However, ID theory can take sides regarding particular proposed methods of evolution. For example, it argues that classical neo-Darwinian theory never provided an adequate designer-substitute, despite its claims. It argues that only intelligent design could produce some of the patterns that neo-Darwinism explained wholly through chance mutations and natural selection. I’m not here to debate whether that is true – it has been debated endlessly. My point is only to show that ID does not oppose “creation” to “evolution” – while “creationism” routinely does that.

It is of the very essence of creationism to deny that evolution (beyond trivial microevolution) occurred. ID, on the other hand, has no required position on the question “whether or not evolution occurred.” That’s why Behe and Denton can be on the same ID team as Nelson and Wells.

It’s also of the very essence of creationism to regard the Bible as true regarding matters of origins, whereas ID has absolutely nothing at all to say about the Bible.

Of course, individual ID proponents can be creationists, and most are. But the theory allows for ID evolutionists as well. Discovery has published four (4) books by Michael Denton. There is no reason why an organization devoted exclusively to creationism would publish any books at all advocating evolution. So ID theory is not co-extensive with creationism. Where “ID proponent” and “creationist” overlap, the two views are held together. But there is no necessity for such overlap.

The remark is foolish, because, of course, they don’t think that. But they don’t insist on any particular account on the physical side. It’s analogous to knowing that a structure (e.g., the Great Pyramid) is designed, while allowing several competing theories on how the structure was physically built, because one is not sure how it was done.

Your comment actually belongs in the other discussion, not here. I intended my column to be focused on how the term “creationism” is generally used in popular debates about origins. It is not about intelligent design theory.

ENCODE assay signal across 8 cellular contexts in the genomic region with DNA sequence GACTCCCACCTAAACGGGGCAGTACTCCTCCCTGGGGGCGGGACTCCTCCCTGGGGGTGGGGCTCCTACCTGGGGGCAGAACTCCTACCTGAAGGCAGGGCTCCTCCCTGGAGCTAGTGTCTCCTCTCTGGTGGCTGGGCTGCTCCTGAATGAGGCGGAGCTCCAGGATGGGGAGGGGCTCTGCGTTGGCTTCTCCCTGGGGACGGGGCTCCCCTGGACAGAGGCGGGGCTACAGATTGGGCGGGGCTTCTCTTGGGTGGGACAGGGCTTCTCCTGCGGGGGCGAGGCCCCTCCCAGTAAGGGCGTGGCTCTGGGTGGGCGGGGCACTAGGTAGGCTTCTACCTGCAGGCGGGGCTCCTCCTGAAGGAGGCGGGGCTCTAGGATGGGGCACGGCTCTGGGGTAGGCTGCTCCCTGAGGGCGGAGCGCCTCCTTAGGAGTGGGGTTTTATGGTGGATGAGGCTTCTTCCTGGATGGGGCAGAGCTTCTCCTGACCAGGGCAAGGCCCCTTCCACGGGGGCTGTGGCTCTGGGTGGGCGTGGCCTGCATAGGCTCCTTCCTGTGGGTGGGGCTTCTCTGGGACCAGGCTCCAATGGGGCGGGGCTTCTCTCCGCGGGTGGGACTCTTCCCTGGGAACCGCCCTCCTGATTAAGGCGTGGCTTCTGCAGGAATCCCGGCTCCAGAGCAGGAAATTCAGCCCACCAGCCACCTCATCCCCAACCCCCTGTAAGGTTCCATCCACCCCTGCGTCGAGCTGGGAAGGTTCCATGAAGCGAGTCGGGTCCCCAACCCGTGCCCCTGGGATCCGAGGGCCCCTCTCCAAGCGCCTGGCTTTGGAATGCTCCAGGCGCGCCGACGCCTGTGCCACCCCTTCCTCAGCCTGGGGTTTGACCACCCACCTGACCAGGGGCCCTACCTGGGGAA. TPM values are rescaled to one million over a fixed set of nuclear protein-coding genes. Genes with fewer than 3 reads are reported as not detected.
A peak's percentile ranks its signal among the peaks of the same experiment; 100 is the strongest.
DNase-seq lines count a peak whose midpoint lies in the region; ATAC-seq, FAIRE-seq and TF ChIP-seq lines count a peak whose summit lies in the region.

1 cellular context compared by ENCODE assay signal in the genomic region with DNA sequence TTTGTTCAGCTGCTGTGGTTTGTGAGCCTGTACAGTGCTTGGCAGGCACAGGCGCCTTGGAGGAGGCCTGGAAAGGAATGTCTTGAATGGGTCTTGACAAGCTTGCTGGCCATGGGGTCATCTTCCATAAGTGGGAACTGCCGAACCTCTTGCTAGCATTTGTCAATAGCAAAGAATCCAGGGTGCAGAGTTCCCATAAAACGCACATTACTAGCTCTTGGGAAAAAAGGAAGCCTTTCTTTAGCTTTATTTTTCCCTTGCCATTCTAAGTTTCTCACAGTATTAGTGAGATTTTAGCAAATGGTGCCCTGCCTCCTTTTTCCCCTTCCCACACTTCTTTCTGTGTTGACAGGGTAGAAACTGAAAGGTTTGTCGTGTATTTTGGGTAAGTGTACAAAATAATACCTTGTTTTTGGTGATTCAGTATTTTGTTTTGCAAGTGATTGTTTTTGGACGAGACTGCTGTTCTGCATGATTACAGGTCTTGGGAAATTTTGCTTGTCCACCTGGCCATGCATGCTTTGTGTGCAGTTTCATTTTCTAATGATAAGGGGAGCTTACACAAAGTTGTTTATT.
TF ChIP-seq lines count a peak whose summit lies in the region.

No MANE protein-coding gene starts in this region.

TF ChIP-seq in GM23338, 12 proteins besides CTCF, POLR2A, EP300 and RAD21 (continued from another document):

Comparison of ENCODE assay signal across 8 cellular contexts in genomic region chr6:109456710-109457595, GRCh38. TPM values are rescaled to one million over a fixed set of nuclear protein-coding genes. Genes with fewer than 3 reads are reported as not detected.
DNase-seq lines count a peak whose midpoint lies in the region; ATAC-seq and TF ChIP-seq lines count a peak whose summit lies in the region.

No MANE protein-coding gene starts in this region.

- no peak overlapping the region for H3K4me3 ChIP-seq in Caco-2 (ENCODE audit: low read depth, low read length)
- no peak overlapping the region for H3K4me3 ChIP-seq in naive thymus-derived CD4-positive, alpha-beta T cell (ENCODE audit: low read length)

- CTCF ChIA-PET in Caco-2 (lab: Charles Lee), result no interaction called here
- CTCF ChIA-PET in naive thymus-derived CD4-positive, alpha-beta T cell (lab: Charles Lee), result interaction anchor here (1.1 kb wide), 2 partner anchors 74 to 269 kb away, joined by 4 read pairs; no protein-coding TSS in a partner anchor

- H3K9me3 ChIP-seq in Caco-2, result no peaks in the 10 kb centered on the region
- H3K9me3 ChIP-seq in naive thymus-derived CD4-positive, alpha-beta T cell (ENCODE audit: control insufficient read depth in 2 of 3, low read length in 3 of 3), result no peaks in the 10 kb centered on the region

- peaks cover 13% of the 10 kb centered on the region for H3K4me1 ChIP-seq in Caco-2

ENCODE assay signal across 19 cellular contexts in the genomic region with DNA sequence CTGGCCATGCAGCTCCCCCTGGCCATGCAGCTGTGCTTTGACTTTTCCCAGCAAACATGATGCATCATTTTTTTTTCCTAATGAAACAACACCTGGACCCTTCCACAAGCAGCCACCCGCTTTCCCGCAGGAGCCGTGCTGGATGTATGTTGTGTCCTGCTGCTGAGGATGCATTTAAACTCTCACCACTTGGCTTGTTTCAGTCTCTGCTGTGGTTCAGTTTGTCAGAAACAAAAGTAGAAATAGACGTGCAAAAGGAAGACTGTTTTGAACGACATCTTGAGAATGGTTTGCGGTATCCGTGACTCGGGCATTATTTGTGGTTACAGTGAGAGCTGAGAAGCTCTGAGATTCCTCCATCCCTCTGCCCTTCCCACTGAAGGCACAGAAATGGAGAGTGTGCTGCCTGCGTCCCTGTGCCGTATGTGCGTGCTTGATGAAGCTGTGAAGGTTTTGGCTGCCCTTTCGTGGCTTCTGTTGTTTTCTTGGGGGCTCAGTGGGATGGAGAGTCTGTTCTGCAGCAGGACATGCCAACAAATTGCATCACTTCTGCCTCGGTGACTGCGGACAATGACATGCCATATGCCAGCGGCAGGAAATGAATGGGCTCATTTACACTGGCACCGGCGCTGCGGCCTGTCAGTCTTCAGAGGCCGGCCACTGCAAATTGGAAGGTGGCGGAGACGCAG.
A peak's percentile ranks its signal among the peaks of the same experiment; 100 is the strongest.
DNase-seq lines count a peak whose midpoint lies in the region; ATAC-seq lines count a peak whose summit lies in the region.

That’s the problem. The ID-Creationists don’t think at all. They claim to be doing science but they never ask a single pertinent question about the details of what is being investigated. To use your pyramid example, can you imagine archaeologists uncovering a new pyramid in the desert and going “Hey, it looks DESIGNED! Who cares who designed it, or who built it, or when, or the resources required, or the method used for construction, or how it fits in with other similar structures? It’s DESIGNED! Let’s go have a beer!” :roll_eyes:

I replied here because the point was somewhere between the design and the instantiation then must be a DELIBERATE CREATION of the physical object. That’s why it is correct to refer to IDers as Creationists.

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That’s a book intended for a general audience. I asked for research.

Some helpful reading for you:

You also might not realize that Denton’s ideas had been empirically tested a few decades before he wrote his book. Can you guess the results?

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On the contrary, this response demonstrates that even the people you refer to as “Intelligent Design Proponents” recognize that the term is synonymous with “Creationist”, to the point that they used the terms completely interchangeably when rewriting their textbook.

It’s still a great joke they pulled on themselves.

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And as we have shown, ID was invented specifically to oppose evolution, which is why opposition to evolution is a typical characteristic of ID literature. ID theory has not only taken a side regarding “evolution vs creation”, it was invented specifically to promote one side, the anti-evolution side. ID is not neutral on the topic of evolution, and routinely opposes it, just like creationism.

How unsurprising.

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I don’t dispute that, but the reality is that most ID proponents are, as you said, creationists. I’d go further and say that most of these same people do not understand the distinction between ID & creationism, or if they do, have little use for it. In practical terms, ID theory continues to exist in our culture only because of creationist support. Without it, it would quietly fade away.